Liu S, Zhang Y. Cities without slums? China’s land regime and dual-track urbanization. Cities. 2020 Jun 1; 101:102652.

Cesta A, Cortellessa G, Fracasso F, Orlandini A, Turno M. User needs and preferences on AAL systems that support older adults and their carers. Journal of Ambient Intelligence and Smart Environments. 2018 Jan 1;10(1):49–70.

Dziechciaz M, Guty E, Wojtowicz A, Filip R. Social and health care needs of elderly people living in the countryside in Poland. Annals of Agricultural and Environmental Medicine. 2012;19(4).

Group TW. The World Health Organization quality of life assessment (WHOQOL): development and general psychometric properties. Soc Sci Med. 1998 Jun 15;46(12):1569–85.

de Medeiros MMD, Carletti TM, Magno MB, Maia LC, Cavalcanti YW, Rodrigues-Garcia RCM. Does the institutionalization influence elderly’s quality of life? A systematic review and meta?analysis. BMC Geriatr. 2020;20:1–25.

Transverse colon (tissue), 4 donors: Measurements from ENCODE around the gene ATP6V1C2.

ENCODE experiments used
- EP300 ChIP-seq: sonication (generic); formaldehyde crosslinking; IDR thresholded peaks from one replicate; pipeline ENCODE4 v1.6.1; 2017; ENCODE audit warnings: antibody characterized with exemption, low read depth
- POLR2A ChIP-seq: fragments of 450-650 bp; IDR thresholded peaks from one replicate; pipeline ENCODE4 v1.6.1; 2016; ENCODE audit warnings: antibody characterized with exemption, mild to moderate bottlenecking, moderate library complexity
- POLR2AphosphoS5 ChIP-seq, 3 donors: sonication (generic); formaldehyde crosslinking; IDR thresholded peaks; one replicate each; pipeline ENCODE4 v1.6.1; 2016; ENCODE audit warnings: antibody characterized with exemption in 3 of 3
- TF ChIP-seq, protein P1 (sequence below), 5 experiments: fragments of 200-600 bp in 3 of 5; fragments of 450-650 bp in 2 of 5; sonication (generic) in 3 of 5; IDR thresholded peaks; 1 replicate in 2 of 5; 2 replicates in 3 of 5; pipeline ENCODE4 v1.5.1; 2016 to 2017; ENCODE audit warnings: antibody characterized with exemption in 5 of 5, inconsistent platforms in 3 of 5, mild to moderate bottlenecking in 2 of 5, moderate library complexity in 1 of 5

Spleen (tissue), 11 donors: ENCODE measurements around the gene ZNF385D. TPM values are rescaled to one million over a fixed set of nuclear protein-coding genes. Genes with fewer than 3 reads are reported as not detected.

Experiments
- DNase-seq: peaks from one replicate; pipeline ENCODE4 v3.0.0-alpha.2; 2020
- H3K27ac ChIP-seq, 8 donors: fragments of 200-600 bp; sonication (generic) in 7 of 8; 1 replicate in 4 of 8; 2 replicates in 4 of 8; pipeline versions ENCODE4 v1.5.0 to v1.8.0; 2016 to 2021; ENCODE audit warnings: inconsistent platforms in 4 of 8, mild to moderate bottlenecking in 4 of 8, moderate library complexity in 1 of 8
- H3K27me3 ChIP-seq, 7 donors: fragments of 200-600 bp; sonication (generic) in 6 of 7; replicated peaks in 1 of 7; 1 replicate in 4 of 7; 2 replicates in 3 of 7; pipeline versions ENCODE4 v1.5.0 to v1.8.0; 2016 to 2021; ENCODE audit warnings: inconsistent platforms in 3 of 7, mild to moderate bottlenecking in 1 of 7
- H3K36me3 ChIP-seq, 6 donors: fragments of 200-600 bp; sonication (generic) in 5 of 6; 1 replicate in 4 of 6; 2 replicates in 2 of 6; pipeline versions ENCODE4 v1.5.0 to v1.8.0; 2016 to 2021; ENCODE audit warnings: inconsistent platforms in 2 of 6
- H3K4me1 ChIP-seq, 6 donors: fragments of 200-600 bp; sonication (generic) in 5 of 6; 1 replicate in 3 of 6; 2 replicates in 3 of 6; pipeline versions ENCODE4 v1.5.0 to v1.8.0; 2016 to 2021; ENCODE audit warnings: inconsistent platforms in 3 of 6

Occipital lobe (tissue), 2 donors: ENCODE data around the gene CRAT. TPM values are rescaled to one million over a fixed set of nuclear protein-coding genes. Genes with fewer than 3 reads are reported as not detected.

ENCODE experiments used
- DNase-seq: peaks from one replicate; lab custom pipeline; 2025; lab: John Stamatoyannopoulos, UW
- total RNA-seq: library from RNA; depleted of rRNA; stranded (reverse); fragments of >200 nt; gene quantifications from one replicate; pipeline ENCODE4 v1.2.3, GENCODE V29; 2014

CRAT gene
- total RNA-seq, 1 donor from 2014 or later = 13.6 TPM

Rantanen T, Eronen J, Kauppinen M, Kokko K, Sanaslahti S, Kajan N, Portegijs E. Life-space mobility and active aging as factors underlying quality of life among older people before and during COVID-19 lockdown in Finland—a longitudinal study. J Gerontol Ser A. 2021 Mar;76(3):e60–7.

World Health Organization. Active ageing: a policy framework. World Health Organization; 2002.

Chisholm B. Organization for world health. Mental Hygiene. 1948 Jul;32(3):364–71.

D’cruz M, Banerjee D. ‘An invisible human rights crisis’: The marginalization of older adults during the COVID-19 pandemic–An advocacy review. Psychiatry research. 2020 Oct 1;292:113369.

Flaherty E, Bartels SJ. Addressing the community-based geriatric healthcare workforce shortage by leveraging the potential of interprofessional teams. J Am Geriatr Soc. 2019 May;67(S2):400–8.

Talukdar D. Cost of being a slum dweller in Nairobi: Living under dismal conditions but still paying a housing rent premium. World Development. 2018 Sep1;109:42–56.

Friesen J, Friesen V, Dietrich I, Pelz PF. Slums, space, and state of health—a link between settlement morphology and health data. Int J Environ Res Public Health. 2020 Jan;17(6):2022.